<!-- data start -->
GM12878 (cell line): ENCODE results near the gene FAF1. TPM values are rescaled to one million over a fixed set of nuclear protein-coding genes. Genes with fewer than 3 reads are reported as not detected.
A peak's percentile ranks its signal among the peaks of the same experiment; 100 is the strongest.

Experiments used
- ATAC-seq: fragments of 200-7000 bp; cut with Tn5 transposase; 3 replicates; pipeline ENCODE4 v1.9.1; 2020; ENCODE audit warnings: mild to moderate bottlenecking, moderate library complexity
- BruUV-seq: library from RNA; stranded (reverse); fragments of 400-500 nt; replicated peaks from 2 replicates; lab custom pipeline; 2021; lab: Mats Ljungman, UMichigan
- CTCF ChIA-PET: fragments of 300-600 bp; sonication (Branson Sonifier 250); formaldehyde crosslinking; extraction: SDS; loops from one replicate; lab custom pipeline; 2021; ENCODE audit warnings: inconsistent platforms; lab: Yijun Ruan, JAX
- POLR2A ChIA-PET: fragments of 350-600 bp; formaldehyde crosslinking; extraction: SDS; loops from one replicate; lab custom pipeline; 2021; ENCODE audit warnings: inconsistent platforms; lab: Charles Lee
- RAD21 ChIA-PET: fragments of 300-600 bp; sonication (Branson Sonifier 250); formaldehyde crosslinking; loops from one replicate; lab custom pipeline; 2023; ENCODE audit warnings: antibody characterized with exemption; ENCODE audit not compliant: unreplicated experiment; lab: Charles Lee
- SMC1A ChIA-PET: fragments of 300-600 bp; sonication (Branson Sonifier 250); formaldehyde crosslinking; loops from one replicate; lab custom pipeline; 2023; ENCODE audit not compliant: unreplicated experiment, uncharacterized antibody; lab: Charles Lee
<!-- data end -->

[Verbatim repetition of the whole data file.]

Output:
GM12878 (cell line): ENCODE results near the gene FAF1. TPM values are rescaled to one million over a fixed set of nuclear protein-coding genes. Genes with fewer than 3 reads are reported as not detected.
A peak's percentile ranks its signal among the peaks of the same experiment; 100 is the strongest.

Experiments used
- ATAC-seq: fragments of 200-7000 bp; cut with Tn5 transposase; 3 replicates; pipeline ENCODE4 v1.9.1; 2020; ENCODE audit warnings: mild to moderate bottlenecking, moderate library complexity
- BruUV-seq: library from RNA; stranded (reverse); fragments of 400-500 nt; replicated peaks from 2 replicates; lab custom pipeline; 2021; lab: Mats Ljungman, UMichigan
- CTCF ChIA-PET: fragments of 300-600 bp; sonication (Branson Sonifier 250); formaldehyde crosslinking; extraction: SDS; loops from one replicate; lab custom pipeline; 2021; ENCODE audit warnings: inconsistent platforms; lab: Yijun Ruan, JAX
- POLR2A ChIA-PET: fragments of 350-600 bp; formaldehyde crosslinking; extraction: SDS; loops from one replicate; lab custom pipeline; 2021; ENCODE audit warnings: inconsistent platforms; lab: Charles Lee
- RAD21 ChIA-PET: fragments of 300-600 bp; sonication (Branson Sonifier 250); formaldehyde crosslinking; loops from one replicate; lab custom pipeline; 2023; ENCODE audit warnings: antibody characterized with exemption; ENCODE audit not compliant: unreplicated experiment; lab: Charles Lee
- SMC1A ChIA-PET: fragments of 300-600 bp; sonication (Branson Sonifier 250); formaldehyde crosslinking; loops from one replicate; lab custom pipeline; 2023; ENCODE audit not compliant: unreplicated experiment, uncharacterized antibody; lab: Charles Lee